In February 2016, a woman from Chapel Hill was driving home from work on Highway 54 when another driver lost control of his vehicle and collided head-on with the defendant's vehicle at a speed of 45-miles per hour. Recently, the two drivers were able to settle the case for $825,000.
The lawsuit was brought under the theory of negligence. Negligence occurs when someone has a duty to others, fails in that duty, and through this failure, causes harm to others. While driving a vehicle, every driver has the obvious duty to not harm others with their vehicle. Drivers fulfill this duty by following the rules of the road, being attentive, and driving appropriately for the conditions.
In the case above, a settlement was reached before the case went to trial. If the parties had not settled and the case had gone to trial, a guilty verdict would have meant that the defendant failed in his duty and, because of his failure, he lost control of his vehicle. His failure to maintain control of his vehicle allegedly caused the head-on collision that resulted in the plaintiff's injuries.
This case was a little unusual because the defendant had a rare muscular nervous disorder and the defendant claimed this caused the accident. However, a neurologist testifying as an expert witness was able to show that the defendant was well aware of his medical condition before the accident. The plaintiff argued that the defendant was negligent because he didn't take measures to prevent his medical condition from interfering with his driving. In a further twist, the defendant's father was a medical doctor. Because the father also knew of his son's medical condition, he was named as a co-defendant in the suit under the theory of negligent entrustment.
The plaintiff involved in this settlement suffered injuries that included a fractured leg and a crushed ankle. She was out of work for several months. By suing the at-fault driver for his negligence, a vehicle accident victim can potentially receive monetary compensation. That won't erase the emotional and physical trauma that was suffered but it can help the victim recover. In a typical car accident negligence case, the plaintiff/victim will seek compensation for quantifiable expenses such as property damage, medical expenses, lost income, future medical expenses, lost earning capacity, and out-of-pocket expenses. A plaintiff may also seek compensation for injuries that are harder to quantify, such as pain and suffering.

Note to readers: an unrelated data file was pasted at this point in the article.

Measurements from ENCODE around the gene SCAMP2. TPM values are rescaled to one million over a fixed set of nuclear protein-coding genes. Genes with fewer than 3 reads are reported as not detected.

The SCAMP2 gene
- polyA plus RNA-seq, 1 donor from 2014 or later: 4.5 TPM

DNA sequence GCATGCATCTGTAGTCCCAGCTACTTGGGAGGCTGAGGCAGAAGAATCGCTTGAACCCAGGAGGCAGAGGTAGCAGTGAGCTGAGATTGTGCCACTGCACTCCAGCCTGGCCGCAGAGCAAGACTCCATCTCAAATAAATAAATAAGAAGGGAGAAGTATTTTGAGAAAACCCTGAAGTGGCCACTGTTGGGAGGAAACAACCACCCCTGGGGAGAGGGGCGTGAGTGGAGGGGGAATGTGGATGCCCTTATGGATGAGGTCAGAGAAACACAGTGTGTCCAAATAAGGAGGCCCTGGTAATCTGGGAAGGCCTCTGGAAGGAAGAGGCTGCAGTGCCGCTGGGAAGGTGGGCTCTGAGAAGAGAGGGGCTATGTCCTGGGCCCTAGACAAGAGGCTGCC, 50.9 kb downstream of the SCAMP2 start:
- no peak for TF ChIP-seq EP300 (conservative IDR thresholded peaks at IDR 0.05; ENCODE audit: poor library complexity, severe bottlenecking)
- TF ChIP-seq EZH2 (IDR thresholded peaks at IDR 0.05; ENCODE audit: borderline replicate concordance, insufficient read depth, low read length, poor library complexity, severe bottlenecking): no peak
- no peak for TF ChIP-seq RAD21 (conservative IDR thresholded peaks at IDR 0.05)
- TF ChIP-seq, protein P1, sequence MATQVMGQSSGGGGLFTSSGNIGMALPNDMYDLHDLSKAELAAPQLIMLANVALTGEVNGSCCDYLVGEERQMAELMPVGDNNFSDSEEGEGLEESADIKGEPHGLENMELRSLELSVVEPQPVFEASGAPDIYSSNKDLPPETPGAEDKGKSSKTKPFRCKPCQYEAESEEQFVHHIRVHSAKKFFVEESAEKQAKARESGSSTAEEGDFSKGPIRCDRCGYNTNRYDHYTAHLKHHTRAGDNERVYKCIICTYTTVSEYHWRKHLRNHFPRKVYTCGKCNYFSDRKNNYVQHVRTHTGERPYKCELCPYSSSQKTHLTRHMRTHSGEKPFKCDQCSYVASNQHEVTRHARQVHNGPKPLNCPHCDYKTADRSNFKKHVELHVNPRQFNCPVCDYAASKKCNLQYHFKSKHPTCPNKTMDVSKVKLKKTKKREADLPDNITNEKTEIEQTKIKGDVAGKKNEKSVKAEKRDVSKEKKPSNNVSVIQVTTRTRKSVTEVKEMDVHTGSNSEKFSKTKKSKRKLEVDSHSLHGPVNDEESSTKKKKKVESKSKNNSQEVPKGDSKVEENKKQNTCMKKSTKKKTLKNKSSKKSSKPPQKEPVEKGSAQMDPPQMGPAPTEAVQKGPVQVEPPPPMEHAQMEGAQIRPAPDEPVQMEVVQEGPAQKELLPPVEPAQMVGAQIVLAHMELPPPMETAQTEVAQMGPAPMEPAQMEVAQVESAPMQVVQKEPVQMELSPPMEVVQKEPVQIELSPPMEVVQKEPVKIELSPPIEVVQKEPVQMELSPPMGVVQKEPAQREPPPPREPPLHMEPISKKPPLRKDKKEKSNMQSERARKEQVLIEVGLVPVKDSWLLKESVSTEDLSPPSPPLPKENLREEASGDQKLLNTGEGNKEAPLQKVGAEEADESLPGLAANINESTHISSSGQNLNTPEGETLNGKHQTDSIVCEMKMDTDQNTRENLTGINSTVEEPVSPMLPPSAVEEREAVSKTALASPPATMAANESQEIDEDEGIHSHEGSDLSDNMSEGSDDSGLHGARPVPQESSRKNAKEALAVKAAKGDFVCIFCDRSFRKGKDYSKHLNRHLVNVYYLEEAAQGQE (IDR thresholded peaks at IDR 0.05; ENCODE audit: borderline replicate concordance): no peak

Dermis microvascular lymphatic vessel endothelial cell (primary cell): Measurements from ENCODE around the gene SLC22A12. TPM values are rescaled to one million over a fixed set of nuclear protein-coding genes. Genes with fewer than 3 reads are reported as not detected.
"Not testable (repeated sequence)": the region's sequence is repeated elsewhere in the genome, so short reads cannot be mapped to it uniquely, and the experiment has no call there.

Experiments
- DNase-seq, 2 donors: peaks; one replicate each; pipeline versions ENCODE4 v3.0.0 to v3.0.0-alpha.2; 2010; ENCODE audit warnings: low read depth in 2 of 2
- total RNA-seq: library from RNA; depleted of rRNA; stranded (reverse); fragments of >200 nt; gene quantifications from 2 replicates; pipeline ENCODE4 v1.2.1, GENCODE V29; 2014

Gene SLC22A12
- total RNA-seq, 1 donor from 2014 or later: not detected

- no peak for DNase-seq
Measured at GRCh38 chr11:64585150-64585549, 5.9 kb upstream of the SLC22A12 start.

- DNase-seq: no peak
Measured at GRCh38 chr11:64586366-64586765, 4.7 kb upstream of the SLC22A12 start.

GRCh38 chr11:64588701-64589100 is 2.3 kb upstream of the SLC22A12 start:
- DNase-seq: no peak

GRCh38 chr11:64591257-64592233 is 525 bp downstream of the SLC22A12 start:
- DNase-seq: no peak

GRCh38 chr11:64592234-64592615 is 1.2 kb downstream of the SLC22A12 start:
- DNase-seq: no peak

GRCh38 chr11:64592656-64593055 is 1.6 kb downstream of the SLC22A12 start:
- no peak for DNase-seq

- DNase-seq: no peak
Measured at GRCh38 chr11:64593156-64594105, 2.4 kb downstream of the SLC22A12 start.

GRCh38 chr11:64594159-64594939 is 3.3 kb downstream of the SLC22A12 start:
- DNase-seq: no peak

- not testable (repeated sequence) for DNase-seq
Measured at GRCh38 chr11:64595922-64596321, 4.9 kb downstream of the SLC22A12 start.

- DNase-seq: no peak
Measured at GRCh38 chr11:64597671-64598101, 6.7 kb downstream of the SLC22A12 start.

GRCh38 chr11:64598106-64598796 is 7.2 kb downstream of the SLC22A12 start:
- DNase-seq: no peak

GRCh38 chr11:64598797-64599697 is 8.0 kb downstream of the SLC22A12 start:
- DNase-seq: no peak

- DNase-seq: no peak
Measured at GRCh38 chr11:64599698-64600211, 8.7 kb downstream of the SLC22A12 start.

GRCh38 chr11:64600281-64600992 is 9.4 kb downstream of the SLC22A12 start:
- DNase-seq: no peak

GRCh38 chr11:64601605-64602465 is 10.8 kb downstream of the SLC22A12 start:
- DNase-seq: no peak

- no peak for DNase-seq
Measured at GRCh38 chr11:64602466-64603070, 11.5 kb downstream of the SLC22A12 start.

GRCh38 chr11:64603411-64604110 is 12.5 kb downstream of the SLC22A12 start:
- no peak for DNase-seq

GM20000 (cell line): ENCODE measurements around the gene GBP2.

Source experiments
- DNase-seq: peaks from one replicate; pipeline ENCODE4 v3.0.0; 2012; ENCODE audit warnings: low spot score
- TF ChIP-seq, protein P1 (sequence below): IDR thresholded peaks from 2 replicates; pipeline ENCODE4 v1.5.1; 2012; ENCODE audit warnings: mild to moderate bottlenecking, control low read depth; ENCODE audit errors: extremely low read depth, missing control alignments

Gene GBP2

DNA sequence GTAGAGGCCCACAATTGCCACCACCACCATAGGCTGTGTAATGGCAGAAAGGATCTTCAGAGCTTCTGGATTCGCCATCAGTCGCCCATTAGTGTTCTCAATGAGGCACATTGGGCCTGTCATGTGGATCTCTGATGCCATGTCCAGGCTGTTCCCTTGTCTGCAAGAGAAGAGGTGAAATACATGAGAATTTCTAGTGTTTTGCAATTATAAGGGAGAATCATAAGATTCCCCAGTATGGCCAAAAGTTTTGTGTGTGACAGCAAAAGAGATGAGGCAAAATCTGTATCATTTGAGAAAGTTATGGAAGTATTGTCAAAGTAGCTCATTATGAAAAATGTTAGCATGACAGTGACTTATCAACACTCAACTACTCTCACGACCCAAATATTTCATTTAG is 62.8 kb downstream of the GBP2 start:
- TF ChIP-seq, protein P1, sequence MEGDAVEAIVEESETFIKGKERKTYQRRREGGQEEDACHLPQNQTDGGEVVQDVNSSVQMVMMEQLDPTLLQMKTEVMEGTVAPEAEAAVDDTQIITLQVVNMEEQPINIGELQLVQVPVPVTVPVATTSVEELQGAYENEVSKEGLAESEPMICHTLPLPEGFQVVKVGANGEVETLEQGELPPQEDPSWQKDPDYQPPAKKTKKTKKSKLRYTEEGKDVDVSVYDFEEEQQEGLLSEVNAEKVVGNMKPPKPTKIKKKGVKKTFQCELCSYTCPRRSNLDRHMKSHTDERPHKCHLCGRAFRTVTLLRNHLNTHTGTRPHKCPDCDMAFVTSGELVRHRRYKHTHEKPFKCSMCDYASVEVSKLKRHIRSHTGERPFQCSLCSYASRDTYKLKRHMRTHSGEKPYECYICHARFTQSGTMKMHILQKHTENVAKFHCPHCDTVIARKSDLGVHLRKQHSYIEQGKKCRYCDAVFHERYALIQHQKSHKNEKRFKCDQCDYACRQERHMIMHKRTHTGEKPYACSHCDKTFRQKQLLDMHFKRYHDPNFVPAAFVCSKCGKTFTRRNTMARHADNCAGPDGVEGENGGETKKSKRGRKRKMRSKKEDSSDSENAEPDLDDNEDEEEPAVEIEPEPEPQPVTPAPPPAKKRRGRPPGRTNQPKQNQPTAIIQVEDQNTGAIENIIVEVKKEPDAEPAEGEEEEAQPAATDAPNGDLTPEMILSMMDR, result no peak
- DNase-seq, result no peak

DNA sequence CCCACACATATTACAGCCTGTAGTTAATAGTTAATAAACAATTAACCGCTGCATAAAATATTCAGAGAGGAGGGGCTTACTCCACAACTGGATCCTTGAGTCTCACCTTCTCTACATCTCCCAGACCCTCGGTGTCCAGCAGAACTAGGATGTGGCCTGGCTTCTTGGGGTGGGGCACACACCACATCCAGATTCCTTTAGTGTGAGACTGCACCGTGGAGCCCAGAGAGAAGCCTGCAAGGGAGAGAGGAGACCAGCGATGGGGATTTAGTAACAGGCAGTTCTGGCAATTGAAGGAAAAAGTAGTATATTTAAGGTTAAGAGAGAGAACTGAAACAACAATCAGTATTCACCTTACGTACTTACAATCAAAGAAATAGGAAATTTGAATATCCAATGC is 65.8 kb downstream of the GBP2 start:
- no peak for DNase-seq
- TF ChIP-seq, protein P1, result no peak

Experienced North Carolina Auto Accident Attorneys
If you have been injured in a vehicle accident, you could be entitled to compensation. Coping with the physical and emotional toll of an accident is difficult. You may want to move on and feel you don't have the time or energy to worry about a lawsuit. However, if the accident could have been prevented if the at-fault driver had been driving safely, you deserve compensation to help you move on. Let us handle the legal obligations for you. Contact Caulder & Valentine today for a free consultation.